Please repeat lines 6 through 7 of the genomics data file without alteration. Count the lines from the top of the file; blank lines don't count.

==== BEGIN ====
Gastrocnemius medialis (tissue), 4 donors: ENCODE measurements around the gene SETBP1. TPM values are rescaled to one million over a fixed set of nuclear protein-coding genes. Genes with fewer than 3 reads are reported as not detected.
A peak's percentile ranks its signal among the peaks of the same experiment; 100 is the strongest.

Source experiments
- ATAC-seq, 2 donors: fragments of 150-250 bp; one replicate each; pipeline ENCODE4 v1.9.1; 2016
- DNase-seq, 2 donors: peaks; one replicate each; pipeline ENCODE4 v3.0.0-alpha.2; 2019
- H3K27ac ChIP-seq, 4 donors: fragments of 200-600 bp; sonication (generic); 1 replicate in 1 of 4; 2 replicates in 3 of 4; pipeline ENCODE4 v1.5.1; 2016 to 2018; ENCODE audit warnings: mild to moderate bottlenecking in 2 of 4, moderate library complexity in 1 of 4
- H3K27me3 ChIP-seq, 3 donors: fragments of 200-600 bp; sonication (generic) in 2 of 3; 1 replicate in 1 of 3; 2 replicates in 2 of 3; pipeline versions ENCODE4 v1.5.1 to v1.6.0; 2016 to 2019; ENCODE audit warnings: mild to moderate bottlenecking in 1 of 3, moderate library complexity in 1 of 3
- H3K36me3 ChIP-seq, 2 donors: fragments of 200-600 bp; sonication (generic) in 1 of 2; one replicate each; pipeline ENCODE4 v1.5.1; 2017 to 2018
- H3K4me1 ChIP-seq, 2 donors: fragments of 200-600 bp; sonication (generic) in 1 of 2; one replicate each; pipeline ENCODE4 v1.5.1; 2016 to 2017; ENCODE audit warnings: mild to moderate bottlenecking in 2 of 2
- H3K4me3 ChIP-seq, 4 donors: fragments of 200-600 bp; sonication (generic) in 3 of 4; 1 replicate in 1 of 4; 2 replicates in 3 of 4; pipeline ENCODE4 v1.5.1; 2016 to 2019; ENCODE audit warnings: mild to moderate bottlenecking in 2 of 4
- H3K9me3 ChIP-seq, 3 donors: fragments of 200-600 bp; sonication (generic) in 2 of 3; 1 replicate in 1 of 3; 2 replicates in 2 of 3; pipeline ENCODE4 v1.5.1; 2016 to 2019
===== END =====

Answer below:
- H3K27ac ChIP-seq, 4 donors: fragments of 200-600 bp; sonication (generic); 1 replicate in 1 of 4; 2 replicates in 3 of 4; pipeline ENCODE4 v1.5.1; 2016 to 2018; ENCODE audit warnings: mild to moderate bottlenecking in 2 of 4, moderate library complexity in 1 of 4
- H3K27me3 ChIP-seq, 3 donors: fragments of 200-600 bp; sonication (generic) in 2 of 3; 1 replicate in 1 of 3; 2 replicates in 2 of 3; pipeline versions ENCODE4 v1.5.1 to v1.6.0; 2016 to 2019; ENCODE audit warnings: mild to moderate bottlenecking in 1 of 3, moderate library complexity in 1 of 3